As fellow Native Fish Coalition MA board member Will Friedland and I laid eyes on the brook (or more accurately, the trickle) we were about to fish, we simultaneously muttered two dispirited words: “Oh boy.” This was no giddy with excitement-because the stream is chock-full of-happy little trout Oh boy. No, this was a “I’d have to renounce my status as a conservationist and ethical catch-and-release practitioner if I put a fly in there” Oh boy. We both viewed the depressed, drought-stricken stream with sullen eyes, wondering if this was the end of the line for what used to be one of New Hampshire’s finest wild brook trout streams.
If the effects of this summer’s drought weren’t already apparent, our lack of water is now glaringly obvious. Just about every lawn you see is nearly burnt to a crisp, and local message boards urge townspeople to limit water use. All of my home state, Massachusetts, is now at some level of drought, and a large portion of the commonwealth is at a critical stage.
For fish, and the anglers that target them, this is bad news. Very bad news. If you’ve been on a river lately, you have likely noticed once-raging currents diminished to mere rivulets incapable of supporting any kind of aquatic life. Low water supplies less oxygen, fewer nutrients, less protection, and warmer temperatures than normal water levels. Predators such as herons and otters have easier times picking fish off in clear, low water. Spawning beds could be left high-and-dry for eggs to die. Droughts can ruin an entire year class of fish, or in severe cases, an entire population.
Certain native species, such as brook trout, are particularly susceptible to low water. They require cold, well oxygenated water, something low water can’t provide.
Between 2016 and 2017, Massachusetts experienced a drought that lasted 48 weeks, one of the worst in history. Beginning in early June of 2016 and ending in early May of 2017, the peak of the drought occurred through the fall of 2016. Entire year classes of brook trout, a fall spawning fish, were entirely decimated by this widespread lack of water. For a species already struggling to hold on in a state where industrialization and climate change is wreaking havoc on wild ecosystems, this was the last straw for many populations. Even in my suburban hometown with a population of nearly 37,000, brook trout reportedly still inhabited some tiny headwater streams prior to this drought. But after, those streams lay barren and trout-less.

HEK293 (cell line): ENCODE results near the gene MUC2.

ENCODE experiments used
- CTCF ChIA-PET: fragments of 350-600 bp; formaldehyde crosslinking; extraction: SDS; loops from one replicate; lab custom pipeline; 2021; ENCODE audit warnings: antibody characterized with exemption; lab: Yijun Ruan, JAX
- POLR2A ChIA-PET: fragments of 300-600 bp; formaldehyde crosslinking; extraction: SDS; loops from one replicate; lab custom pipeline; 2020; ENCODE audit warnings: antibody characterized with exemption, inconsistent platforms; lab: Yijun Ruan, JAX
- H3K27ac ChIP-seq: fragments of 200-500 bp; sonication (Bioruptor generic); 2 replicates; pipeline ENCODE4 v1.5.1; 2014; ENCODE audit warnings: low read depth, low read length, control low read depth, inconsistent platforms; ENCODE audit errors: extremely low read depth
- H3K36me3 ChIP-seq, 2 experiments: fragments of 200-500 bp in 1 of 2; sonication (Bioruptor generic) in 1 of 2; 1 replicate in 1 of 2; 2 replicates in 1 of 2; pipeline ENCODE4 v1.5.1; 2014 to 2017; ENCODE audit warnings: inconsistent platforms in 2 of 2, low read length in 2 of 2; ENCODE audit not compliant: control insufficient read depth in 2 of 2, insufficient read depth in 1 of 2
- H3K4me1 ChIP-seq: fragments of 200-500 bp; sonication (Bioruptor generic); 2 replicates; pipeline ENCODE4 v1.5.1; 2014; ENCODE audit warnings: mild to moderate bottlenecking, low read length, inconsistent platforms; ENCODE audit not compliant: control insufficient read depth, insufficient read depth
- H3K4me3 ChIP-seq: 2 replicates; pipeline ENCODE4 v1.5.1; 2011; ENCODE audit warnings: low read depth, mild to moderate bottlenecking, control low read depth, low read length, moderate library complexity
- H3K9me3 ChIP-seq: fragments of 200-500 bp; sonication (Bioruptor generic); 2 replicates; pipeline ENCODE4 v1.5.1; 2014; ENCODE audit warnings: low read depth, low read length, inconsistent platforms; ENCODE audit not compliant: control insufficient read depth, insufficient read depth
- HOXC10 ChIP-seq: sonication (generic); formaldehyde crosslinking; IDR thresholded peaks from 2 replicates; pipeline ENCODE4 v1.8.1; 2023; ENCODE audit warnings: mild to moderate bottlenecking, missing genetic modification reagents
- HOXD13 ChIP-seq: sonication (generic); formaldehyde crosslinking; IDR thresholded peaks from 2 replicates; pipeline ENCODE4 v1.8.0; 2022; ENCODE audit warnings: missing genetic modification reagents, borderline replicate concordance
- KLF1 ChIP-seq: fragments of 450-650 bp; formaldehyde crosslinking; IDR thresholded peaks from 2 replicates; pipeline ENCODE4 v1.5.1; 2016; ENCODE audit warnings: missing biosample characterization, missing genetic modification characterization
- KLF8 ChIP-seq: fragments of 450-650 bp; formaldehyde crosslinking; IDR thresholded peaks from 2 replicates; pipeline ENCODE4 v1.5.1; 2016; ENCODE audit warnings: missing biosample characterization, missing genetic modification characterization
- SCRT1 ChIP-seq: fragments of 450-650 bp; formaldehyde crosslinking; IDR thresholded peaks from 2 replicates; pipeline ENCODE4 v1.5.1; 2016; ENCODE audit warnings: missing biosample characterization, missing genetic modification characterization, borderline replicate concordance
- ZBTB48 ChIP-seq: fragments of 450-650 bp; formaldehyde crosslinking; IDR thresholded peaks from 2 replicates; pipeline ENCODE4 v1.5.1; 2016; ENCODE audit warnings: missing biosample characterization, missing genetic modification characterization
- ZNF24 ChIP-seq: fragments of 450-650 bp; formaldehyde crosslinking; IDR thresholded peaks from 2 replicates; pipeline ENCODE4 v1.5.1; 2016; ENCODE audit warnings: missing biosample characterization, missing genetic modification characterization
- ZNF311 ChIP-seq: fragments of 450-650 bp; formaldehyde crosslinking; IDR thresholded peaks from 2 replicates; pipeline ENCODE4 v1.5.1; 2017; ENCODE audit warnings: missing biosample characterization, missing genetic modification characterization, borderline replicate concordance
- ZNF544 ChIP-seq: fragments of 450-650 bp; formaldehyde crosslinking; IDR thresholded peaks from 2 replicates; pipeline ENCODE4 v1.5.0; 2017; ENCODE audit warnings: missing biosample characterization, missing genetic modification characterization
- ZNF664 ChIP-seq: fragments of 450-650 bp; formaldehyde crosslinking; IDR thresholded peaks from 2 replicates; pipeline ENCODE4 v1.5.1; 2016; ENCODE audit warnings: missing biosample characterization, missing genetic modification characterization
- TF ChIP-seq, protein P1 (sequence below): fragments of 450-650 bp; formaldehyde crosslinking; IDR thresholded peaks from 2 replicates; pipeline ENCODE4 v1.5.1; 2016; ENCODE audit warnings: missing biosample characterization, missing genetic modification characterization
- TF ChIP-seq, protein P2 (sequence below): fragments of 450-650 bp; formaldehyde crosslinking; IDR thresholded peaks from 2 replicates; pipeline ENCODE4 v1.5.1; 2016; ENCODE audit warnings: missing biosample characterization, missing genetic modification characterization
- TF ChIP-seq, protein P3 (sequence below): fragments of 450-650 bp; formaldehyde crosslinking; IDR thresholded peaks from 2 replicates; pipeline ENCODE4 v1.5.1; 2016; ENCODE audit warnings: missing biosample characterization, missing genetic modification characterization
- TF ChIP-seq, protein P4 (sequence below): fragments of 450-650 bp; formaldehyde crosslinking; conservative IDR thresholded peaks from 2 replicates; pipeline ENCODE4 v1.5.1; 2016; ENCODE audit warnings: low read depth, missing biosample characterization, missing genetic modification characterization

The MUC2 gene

So for those of you that might not have understood why Will and I chose to forgo the fishing on that New Hampshire stream, perhaps now you have an idea. Not only could it have stressed the fish we caught to over exhaustion and possible mortality, but we could have even wiped out an entire population of fish if we were particularly succesful.
Luckily, brook trout aren’t the only species we have to fish for in New England. Later in the week, I stopped at a local warmwater river to see how it was faring in this heat. The trout that were stocked in the spring were now likely long-gone, since replaced by bass, sunfish, and fallfish from further downstream.
When I arrived at the river, it looked to be in a similar condition as the brook trout stream: bony and warm. A quick reading of my thermometer revealed a water temperature of a whopping 82-degrees. Yikes!